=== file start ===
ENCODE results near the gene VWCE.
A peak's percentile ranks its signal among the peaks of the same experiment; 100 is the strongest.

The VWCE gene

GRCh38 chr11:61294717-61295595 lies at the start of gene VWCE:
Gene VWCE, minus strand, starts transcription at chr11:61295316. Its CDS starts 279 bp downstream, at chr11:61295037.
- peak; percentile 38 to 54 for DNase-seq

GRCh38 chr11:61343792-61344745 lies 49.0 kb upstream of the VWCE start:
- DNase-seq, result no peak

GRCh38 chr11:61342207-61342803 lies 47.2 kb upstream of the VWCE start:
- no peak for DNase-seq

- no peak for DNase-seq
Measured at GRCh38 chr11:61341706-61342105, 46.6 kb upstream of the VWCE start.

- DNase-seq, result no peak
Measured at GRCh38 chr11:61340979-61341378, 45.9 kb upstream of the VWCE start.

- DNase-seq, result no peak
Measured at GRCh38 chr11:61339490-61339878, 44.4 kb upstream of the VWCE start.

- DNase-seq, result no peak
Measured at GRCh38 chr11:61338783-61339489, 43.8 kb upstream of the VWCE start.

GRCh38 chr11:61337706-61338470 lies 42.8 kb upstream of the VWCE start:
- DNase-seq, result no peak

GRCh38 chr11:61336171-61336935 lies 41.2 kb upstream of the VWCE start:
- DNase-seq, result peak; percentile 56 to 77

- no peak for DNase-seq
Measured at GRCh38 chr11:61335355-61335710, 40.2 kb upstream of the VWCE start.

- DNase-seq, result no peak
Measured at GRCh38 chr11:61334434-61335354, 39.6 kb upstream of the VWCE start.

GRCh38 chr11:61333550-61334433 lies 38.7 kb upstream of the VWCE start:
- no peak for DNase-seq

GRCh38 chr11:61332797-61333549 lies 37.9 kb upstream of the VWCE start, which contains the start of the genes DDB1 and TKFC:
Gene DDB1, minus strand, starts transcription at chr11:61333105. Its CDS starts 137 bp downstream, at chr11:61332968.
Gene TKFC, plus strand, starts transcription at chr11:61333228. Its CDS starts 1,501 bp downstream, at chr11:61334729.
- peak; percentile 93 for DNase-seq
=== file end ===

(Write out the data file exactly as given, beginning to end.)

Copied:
ENCODE results near the gene VWCE.
A peak's percentile ranks its signal among the peaks of the same experiment; 100 is the strongest.

The VWCE gene

GRCh38 chr11:61294717-61295595 lies at the start of gene VWCE:
Gene VWCE, minus strand, starts transcription at chr11:61295316. Its CDS starts 279 bp downstream, at chr11:61295037.
- peak; percentile 38 to 54 for DNase-seq

GRCh38 chr11:61343792-61344745 lies 49.0 kb upstream of the VWCE start:
- DNase-seq, result no peak

GRCh38 chr11:61342207-61342803 lies 47.2 kb upstream of the VWCE start:
- no peak for DNase-seq

- no peak for DNase-seq
Measured at GRCh38 chr11:61341706-61342105, 46.6 kb upstream of the VWCE start.

- DNase-seq, result no peak
Measured at GRCh38 chr11:61340979-61341378, 45.9 kb upstream of the VWCE start.

- DNase-seq, result no peak
Measured at GRCh38 chr11:61339490-61339878, 44.4 kb upstream of the VWCE start.

- DNase-seq, result no peak
Measured at GRCh38 chr11:61338783-61339489, 43.8 kb upstream of the VWCE start.

GRCh38 chr11:61337706-61338470 lies 42.8 kb upstream of the VWCE start:
- DNase-seq, result no peak

GRCh38 chr11:61336171-61336935 lies 41.2 kb upstream of the VWCE start:
- DNase-seq, result peak; percentile 56 to 77

- no peak for DNase-seq
Measured at GRCh38 chr11:61335355-61335710, 40.2 kb upstream of the VWCE start.

- DNase-seq, result no peak
Measured at GRCh38 chr11:61334434-61335354, 39.6 kb upstream of the VWCE start.

GRCh38 chr11:61333550-61334433 lies 38.7 kb upstream of the VWCE start:
- no peak for DNase-seq

GRCh38 chr11:61332797-61333549 lies 37.9 kb upstream of the VWCE start, which contains the start of the genes DDB1 and TKFC:
Gene DDB1, minus strand, starts transcription at chr11:61333105. Its CDS starts 137 bp downstream, at chr11:61332968.
Gene TKFC, plus strand, starts transcription at chr11:61333228. Its CDS starts 1,501 bp downstream, at chr11:61334729.
- peak; percentile 93 for DNase-seq